Reviews | The experts blew the mid-terms. Who is surprised?
Apparently not. As the political press reported that the 2022 campaign like 2016 never happened, making their many mistaken red wave prophecies, readers, who should have known better, swallowed their prophecies until they have to vomit them the next day.
The press can’t blame flawed polls for their failed prediction this time around, as they did in 2016. As Grid science journalist Dan Vergno and others recently reported, independent pollsters have presented portraits quite accurate of voter sentiment this time around. Looking back, it’s almost as if the seers in the press deliberately ignored the polls to make their inaccurate predictions. Various writers have correctly faulted the press for embracing a seemingly solid “narrative” – the president’s party traditionally takes a midterm beating, plus inflation, plus crime, plus the relatively low approval rating of the President Joe Biden – to project a Republican victory. But that narrative melted to the ground on Election Day, sullying forecasters.
We could be consuming extra oxygen hunting down specific writers and outlets to individually blame 2022’s faulty coverage. But shaming people and institutions for past predictions rarely makes prognosticators more cautious about predicting again. . In this way, they are very much like serial killers who keep killing until someone disarms them. Instead of establishing an Office of Shame, a wiser use of our time would be to convince publishers that the skills of the election prediction industry complex at predicting the future are somewhere between nil and slight, and that they should confiscate the keypads of the predictors if they insist on calling the future before it arrives.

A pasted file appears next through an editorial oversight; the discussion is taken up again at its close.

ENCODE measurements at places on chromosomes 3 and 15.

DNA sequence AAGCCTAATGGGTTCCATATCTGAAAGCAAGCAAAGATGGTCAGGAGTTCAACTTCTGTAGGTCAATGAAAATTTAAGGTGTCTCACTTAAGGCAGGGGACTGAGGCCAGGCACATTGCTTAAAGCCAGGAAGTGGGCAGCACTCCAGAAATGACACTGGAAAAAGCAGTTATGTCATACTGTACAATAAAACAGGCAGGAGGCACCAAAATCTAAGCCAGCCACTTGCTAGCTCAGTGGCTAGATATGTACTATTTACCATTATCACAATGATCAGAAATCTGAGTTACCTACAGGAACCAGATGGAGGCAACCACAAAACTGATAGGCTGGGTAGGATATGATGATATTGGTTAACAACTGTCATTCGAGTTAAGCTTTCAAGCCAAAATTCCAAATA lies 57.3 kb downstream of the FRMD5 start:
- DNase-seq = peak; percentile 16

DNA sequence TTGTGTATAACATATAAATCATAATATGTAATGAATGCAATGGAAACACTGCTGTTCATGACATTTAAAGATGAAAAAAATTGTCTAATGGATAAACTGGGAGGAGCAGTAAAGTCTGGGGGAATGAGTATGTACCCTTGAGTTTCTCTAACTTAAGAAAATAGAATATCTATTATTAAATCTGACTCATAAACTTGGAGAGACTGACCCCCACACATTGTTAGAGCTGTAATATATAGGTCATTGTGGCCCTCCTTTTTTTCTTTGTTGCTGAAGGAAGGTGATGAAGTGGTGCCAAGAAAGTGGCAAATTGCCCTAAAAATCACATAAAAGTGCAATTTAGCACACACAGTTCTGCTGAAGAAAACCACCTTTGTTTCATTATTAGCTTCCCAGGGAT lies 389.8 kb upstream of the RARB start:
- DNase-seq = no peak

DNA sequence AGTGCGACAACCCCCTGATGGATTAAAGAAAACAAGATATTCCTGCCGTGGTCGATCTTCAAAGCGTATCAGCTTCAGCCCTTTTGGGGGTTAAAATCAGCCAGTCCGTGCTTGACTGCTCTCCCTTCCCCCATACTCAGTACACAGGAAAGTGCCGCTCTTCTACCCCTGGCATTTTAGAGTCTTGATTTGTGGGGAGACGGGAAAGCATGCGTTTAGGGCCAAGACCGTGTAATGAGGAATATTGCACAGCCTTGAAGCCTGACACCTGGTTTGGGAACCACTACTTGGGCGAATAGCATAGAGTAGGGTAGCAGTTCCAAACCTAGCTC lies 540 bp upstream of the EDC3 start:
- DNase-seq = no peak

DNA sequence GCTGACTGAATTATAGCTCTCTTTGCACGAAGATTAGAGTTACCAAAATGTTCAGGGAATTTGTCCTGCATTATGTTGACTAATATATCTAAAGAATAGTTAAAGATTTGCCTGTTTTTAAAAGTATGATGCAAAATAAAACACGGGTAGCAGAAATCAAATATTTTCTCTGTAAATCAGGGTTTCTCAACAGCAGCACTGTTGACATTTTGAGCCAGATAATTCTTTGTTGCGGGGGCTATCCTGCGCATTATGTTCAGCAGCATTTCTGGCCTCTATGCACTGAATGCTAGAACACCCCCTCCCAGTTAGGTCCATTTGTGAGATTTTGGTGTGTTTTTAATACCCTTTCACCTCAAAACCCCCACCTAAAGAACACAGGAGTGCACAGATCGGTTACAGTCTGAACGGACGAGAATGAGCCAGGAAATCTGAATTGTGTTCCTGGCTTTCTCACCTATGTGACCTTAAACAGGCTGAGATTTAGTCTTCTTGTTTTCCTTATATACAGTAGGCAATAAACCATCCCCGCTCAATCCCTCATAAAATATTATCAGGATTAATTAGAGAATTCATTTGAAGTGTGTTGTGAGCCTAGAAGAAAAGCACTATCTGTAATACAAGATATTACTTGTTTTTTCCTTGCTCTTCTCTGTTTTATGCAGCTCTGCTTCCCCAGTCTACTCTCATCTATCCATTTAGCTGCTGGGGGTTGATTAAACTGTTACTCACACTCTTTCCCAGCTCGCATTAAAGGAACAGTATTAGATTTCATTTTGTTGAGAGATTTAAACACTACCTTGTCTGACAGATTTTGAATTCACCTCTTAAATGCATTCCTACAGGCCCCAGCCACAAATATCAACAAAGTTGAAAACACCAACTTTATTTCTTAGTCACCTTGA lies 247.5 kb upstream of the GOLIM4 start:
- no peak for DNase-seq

It’s not an original idea. Academics have already been the laughingstock of the press for his predictions, as have journalists like Sharon Begley and historians like Rick Perlstein. If the press and pundits were good at predicting the future, wouldn’t they already have brought those skills to Wall Street, where having special knowledge of what’s to come can make you a fortune? The fact that they predict elections instead of picking stocks proves that they are as accurate as guts readers at seeing around corners.
Besides not being an original idea, the idea that forecast coverage is about as scientific as a horoscope column is a view held by many political editors and producers. So why do they keep green-lighting stories about the incoming “red waves” and that certain Hillary Clinton victory? Not to deflect blame from the press, but readers seem to crave such reports and commentary, just as football fans – even if they don’t play – are eager to read the points breakdown of Sunday’s matches. . He makes entertaining copy and provides a water cooler or Twitter chatter. It also flatters journalists, who often confuse the demand for predictions with proof of their omniscience.
By overvaluing predictive journalism, voters and the press end up undervaluing the harder-to-assemble coverage of candidates’ positions and strengths. That’s not to say journalists or pundits should ignore the polls or that horse racing coverage should be abandoned. When conducted rigorously — and when presented with caveats that detail their shortcomings — polls can give voters and candidates useful insights into what voters think. Polls and horse racing coverage also help candidates decide where to campaign hardest. But poor expertise can also have consequences in the real world, where predictions of a landslide for one party could lower participation for the other.
Until the press can prove they have acquired super skills in predicting the future, the media should feel free to accept their own limitations and back out of this sordid and deceptive racketeering.
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